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Report mostly clears UW-Green Bay coach of mistreatment allegations; coach to keep his job

University of Wisconsin-Green Bay men's basketball coach Brian Wardle will keep his job after an independent review largely cleared him of allegations that he mistreated his players, university officials said Friday.

At least one player had accused Wardle of using vulgar and obscene language, and a second player told officials Wardle forced him to work out until the player lost control of his bowels and then ridiculed him. There were no allegations of physical abuse.

An independent review led by attorney Joseph Nicks, a former local prosecutor, concluded that "a good deal of what was alleged did not occur as it was stated," Chancellor Tom Harden said.

Wardle will not be fired, but the university will place a disciplinary letter in his personnel file and assign him an adviser to help him improve how he motivates players. The school also said Wardle's contract, which expires in 2017, would not be extended during 2013.

Harden said the coach acknowledged using unacceptable language in criticism and comments to players.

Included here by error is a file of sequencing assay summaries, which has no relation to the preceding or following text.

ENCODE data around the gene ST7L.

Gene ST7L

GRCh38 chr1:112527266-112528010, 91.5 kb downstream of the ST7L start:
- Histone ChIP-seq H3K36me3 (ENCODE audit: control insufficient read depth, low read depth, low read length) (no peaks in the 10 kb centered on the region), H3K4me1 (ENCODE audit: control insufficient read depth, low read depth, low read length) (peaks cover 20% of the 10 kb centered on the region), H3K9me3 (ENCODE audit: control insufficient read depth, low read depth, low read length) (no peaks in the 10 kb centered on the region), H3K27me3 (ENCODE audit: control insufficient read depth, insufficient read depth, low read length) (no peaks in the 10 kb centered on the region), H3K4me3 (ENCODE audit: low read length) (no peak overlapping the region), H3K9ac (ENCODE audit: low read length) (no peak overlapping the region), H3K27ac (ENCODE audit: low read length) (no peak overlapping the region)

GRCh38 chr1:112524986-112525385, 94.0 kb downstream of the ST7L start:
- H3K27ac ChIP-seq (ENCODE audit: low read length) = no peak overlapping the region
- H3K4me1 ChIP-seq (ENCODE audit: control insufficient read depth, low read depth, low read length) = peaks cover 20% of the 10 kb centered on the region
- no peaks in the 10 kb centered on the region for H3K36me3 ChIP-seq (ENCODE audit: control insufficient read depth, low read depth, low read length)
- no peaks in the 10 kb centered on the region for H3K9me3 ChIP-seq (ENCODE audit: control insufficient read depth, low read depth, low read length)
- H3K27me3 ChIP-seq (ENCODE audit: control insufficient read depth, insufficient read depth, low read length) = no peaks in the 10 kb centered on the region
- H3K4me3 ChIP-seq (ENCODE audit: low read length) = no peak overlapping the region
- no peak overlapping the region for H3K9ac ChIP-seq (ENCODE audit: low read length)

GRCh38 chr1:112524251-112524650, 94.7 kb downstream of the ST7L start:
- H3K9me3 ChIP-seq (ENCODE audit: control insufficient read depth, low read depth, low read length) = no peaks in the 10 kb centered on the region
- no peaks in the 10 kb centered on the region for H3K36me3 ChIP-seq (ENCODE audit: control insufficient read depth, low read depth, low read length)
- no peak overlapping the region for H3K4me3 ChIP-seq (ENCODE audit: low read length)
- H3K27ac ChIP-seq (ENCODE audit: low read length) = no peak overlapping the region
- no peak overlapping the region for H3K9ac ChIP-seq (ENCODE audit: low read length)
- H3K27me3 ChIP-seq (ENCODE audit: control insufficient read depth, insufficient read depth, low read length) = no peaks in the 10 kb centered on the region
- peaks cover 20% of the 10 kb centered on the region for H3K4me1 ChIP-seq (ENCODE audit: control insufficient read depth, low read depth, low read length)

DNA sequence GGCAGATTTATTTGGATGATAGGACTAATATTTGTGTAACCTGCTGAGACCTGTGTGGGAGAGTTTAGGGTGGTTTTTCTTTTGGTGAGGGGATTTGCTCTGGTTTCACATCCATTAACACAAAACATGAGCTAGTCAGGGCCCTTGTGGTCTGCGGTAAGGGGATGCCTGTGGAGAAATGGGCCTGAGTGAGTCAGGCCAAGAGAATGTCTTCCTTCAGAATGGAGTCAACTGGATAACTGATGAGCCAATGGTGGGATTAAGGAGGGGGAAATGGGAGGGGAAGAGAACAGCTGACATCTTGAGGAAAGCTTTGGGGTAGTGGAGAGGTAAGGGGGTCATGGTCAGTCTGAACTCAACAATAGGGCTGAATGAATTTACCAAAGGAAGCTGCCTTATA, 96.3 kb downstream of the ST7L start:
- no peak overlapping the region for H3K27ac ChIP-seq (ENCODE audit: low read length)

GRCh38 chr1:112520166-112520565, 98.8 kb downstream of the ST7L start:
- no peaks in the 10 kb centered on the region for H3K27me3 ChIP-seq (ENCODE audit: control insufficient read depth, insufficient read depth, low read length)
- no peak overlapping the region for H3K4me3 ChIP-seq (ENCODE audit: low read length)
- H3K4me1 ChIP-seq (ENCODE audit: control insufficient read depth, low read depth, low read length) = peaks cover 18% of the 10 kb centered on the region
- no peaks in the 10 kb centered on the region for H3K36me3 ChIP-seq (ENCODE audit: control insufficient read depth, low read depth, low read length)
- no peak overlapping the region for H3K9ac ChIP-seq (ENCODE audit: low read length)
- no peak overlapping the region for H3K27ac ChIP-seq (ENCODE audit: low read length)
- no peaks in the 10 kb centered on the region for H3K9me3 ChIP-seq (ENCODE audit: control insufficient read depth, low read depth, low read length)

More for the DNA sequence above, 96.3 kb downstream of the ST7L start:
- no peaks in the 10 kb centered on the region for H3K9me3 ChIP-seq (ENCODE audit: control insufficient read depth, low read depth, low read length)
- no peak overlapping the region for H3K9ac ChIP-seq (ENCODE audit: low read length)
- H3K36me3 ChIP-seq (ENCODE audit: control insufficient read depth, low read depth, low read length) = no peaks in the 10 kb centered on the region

"We do not accept this sort of treatment or language in the classroom," Harden said. "And we should not accept it on the court or in the locker room."

Wardle, 33, has been UW-Green Bay's head coach for three years and an assistant coach for five years. He released a statement through the university saying it's his responsibility to treat his student athletes as though they were his own children.

"I am confident that our players are in a healthy environment where they can reach their academic and athletic potential. I believe the University's findings support my claim," he said.

One of the students who leveled misconduct charges was former freshman center Ryan Bross. He said Wardle abused him verbally, made comments about his sex life and interfered with his academic course choices. He also said he felt sick during one practice but the coach kept working him to the point that Bross lost control of his bowels.

Harden said the independent report suggested the incident didn't happen exactly as Bross alleged. However, Harden added that Wardle should have sent the player back to the locker room at an earlier point in the drill.

The parents of a second player, senior forward Brennan Cougill, also filed a complaint accusing Wardle of minimizing their son's clinical depression as a "distraction" to the team.

Once the allegations surfaced, the father of a third UW-Green Bay player spoke out in Wardle's defense. Orrin Brown, the father of junior center Alec Brown, said his son considered Wardle demanding and impassioned but that his son never reported any sort of abuse or mistreatment.

UW-Green Bay's investigation began about the time that Rutgers basketball coach Mike Rice was fired for being abusive to his own players. A videotape surfaced that showed Rice grabbing players in practice, throwing balls at them and using gay slurs.

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Online:

UW-Green Bay's profile page on Wardle: http://bit.ly/12SQD6o